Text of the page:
The Forensic Files: Team Qatar's Alex Just

Posted on July 29, 2010

Premiering Sunday, August 1, on Global Voices on PBS WORLDTeam Qatarintroduces us to the world of competitive high school debate. Five team members from the Muslim nation of Qatar rally behind debate veteran Alex Just, who was only 22 when the film was shot. A former president of the Oxford Union, Just joined BTB for a conversation about the film. 

Note: Team Qataris currently available for download to own and download to rent on iTunes.

First off, let's go over the rules. This is not a debate or formal argument of any kind. At no point during the course of this conversation should you feel the need to contest anything I say or ask with fact, logic, or reason. Do you agree to these terms, Alex? Yes. That sounds fine to me. 

When was your first competitive debate? When I was in high school, I was 13 and we had a debate club. On the first Friday of term, they have meetings for new members. And I can’t quite remember all of this, but my debate coach claims they had a game where you had to talk about any subject for a minute and I gave a speech about sausages. I spoke for a full minute and impressed my debate coach Mr. Wylie enough that he worked with me for six years and made me the debater I am today. 

How did you get involved with leading a debate team from Qatar? That all came about through a project I had been involved with at Oxford. I was elected president of the Oxford Union and I hosted some students who came for a special debate that was run by a charitable foundation supported by the queen of Qatar. I did a one-hour workshop with these students and eventually got invited to Doha to run a whole week of workshops with high schools and universities. About 750 students turned up, which was incredible from our perspective because we went into these halls and there were just loads of students — two thirds of whom were women. The queen found out about this the day before we were supposed to fly back to Oxford.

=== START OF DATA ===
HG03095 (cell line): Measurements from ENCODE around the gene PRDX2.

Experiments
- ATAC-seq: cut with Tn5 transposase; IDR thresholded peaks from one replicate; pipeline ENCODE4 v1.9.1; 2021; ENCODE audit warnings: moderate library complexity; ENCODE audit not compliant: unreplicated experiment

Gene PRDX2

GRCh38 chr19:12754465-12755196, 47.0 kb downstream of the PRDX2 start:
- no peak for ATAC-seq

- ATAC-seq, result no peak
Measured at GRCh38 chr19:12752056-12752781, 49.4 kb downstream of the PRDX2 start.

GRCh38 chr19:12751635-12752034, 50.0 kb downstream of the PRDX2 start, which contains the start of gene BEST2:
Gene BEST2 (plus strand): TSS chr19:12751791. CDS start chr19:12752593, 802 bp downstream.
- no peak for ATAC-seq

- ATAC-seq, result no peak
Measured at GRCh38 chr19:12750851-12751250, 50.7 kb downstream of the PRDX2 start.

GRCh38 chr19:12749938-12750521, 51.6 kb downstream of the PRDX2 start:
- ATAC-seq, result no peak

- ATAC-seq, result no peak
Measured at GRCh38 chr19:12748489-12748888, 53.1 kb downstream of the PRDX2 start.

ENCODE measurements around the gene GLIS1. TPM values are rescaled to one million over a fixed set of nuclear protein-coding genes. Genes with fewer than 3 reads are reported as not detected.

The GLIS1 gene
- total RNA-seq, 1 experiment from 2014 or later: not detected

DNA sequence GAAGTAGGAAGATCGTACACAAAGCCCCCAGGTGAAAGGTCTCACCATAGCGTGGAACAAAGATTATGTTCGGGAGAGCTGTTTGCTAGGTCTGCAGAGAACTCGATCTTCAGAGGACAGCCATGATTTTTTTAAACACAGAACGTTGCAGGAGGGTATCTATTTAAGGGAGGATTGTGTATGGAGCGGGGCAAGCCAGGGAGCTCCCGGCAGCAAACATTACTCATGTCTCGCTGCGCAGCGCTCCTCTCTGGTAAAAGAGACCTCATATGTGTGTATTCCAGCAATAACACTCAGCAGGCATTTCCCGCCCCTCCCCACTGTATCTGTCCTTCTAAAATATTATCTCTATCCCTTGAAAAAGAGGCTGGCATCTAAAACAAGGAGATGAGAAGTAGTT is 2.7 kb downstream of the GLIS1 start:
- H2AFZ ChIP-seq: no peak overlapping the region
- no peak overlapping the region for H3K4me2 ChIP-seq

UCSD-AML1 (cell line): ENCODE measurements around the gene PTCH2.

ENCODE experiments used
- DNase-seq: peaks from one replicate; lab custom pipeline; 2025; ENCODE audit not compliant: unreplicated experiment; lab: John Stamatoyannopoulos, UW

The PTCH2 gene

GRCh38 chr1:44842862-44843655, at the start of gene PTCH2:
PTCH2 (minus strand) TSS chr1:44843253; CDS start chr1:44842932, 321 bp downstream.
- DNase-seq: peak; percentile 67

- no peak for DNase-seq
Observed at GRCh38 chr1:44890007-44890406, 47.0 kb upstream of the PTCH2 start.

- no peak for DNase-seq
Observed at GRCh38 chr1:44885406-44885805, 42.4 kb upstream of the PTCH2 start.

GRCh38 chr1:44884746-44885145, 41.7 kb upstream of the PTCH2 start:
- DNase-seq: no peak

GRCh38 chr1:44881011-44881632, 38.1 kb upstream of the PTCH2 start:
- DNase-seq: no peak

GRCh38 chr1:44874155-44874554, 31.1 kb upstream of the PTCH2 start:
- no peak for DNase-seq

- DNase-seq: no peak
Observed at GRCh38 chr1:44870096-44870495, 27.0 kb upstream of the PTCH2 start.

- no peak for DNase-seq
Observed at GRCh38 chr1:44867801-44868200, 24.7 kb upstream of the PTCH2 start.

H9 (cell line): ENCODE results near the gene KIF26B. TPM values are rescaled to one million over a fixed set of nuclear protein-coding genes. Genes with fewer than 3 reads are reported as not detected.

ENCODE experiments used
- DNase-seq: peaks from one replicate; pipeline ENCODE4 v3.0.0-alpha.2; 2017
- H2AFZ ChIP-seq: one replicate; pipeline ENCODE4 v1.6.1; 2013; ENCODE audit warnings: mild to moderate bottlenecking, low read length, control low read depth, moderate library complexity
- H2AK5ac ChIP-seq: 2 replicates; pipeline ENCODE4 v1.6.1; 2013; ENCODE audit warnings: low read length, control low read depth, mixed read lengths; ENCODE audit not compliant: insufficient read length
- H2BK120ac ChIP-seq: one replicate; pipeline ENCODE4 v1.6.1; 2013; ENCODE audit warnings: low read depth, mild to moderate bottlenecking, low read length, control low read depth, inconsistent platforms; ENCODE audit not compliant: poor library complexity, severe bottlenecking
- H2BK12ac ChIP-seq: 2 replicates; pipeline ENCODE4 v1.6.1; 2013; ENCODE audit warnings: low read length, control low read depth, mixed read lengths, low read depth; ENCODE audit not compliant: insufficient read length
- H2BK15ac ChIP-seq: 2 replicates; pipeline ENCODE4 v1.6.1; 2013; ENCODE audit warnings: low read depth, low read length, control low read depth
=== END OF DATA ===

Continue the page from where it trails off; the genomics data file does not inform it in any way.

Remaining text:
We got a call from the palace asking if we could meet Her Highness. We did, and this bit, of course, could have been a film in itself. We had 35-minute meeting with the queen and we told her all about the students and how much appetite and hunger there was for debating and that we would like to do more of it. We said we could compete in the World Schools Debating Championships. They were very generous in terms of financing — this was back in 2007 — so we got a green light very quickly to do everything with the help of a team in Doha. We ran a pilot program, which produced those five students you see in the film. 

Of the five members of the debate team, only one is actually from Qatar; the others are from Pakistan, Iraq, and Iran. Is this kind of amalgamation typical in Qatar? Yes, very much so. Qatar is obviously quite a cosmopolitan place; Doha in particular saw a huge boom and so all sorts of factors brought in a lot of talent. Fatima’s dad was a surgeon who moved the family from Iraq; Ayesha’s father was an engineer. We wanted the team to be balanced for competitive purposes so people could draw on their own background and knowledge. It ended up being quite an interesting cross section of the region. 

You taught oratorical skills and ways to build and enrich an argument to the team. What did you learn from them? I think they had had very little training and background in debate. So seeing how resilient they were in such a competitive environment was remarkable. They were just unfazed by the prospect of going up against these terrifying English boys. I mean, being taken to America — which to be honest is quite a big deal, certainly for Fatima who had never been to the States before — they just enjoyed all of it. I was really impressed and I got a lot out of them. Seeing how people under fire can be tested and achieve great things. 

Without spoiling the movie, which premieres this Sunday on Global Voices, give us your best advice for a team heading into a debate with England. And what makes the English (at any age, it appears) such skilled debaters? The best advice we gave them — and that I would give anybody — is to not be too scared of the English and their reputation as orators. They were all trained at about the same age as our students, but the English do sound very good. I told them not to worry about how polished and stylized a team is but instead to listen to their arguments. They had to make a convincing case that their arguments were wrong. One of the Australian judges in the film talked about the English team’s outward projection of confidence, the illusion that no one could possibly question their authority. On the other hand, Team Qatar was probably quite intimidating too because after all, we had the cameras. 

You were president of the Oxford Union in 2007. Looking over the list of past presidents, we find Benazir Bhutto, Andrew Sullivan, and countless British politicians. When are you thinking of running for office, Alex? I won’t be announcing anything on your website, I’m afraid! I’m currently at law school about to become a trainee barrister, so my immediate priorities are helping people out through the law and putting my debating skills to good use. But if and when I announce, I’ll give you a heads up.



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